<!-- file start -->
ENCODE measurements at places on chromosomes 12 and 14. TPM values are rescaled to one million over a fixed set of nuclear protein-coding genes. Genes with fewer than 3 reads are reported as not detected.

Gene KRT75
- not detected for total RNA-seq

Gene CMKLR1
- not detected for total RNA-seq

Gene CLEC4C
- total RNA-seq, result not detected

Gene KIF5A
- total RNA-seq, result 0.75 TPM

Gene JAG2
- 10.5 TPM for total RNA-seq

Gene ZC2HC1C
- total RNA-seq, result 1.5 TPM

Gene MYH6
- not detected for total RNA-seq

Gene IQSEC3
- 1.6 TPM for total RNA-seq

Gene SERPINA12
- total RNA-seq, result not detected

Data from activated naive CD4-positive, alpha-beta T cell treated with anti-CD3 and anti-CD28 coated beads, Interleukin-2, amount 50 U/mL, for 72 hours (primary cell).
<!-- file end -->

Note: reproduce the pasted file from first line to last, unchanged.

ENCODE measurements at places on chromosomes 12 and 14. TPM values are rescaled to one million over a fixed set of nuclear protein-coding genes. Genes with fewer than 3 reads are reported as not detected.

Gene KRT75
- not detected for total RNA-seq

Gene CMKLR1
- not detected for total RNA-seq

Gene CLEC4C
- total RNA-seq, result not detected

Gene KIF5A
- total RNA-seq, result 0.75 TPM

Gene JAG2
- 10.5 TPM for total RNA-seq

Gene ZC2HC1C
- total RNA-seq, result 1.5 TPM

Gene MYH6
- not detected for total RNA-seq

Gene IQSEC3
- 1.6 TPM for total RNA-seq

Gene SERPINA12
- total RNA-seq, result not detected

Data from activated naive CD4-positive, alpha-beta T cell treated with anti-CD3 and anti-CD28 coated beads, Interleukin-2, amount 50 U/mL, for 72 hours (primary cell).